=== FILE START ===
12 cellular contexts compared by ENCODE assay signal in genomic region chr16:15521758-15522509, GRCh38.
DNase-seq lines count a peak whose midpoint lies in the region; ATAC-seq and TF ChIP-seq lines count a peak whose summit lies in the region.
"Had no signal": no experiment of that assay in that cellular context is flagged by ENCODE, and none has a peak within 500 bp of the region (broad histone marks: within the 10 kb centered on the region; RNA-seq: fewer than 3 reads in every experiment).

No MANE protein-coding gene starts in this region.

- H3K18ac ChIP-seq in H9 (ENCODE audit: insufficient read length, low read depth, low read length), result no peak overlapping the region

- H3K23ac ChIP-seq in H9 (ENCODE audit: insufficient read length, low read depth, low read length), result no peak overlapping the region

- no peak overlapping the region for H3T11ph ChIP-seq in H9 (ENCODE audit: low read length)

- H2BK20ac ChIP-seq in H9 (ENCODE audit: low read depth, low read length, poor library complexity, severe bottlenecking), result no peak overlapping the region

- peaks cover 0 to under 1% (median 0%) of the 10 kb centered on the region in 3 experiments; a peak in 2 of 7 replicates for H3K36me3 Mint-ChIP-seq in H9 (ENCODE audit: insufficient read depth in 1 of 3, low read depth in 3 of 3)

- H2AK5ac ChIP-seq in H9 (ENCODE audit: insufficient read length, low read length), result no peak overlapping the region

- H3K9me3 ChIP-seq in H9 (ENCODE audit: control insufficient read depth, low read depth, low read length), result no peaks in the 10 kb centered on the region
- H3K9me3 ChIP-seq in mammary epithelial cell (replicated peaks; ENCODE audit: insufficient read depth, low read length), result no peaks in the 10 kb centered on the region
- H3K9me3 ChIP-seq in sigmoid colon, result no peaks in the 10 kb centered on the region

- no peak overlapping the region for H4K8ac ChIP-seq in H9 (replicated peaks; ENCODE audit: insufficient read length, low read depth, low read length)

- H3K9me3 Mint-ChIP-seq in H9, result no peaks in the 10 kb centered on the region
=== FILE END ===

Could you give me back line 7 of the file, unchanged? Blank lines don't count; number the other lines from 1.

- no peak overlapping the region for H3T11ph ChIP-seq in H9 (ENCODE audit: low read length)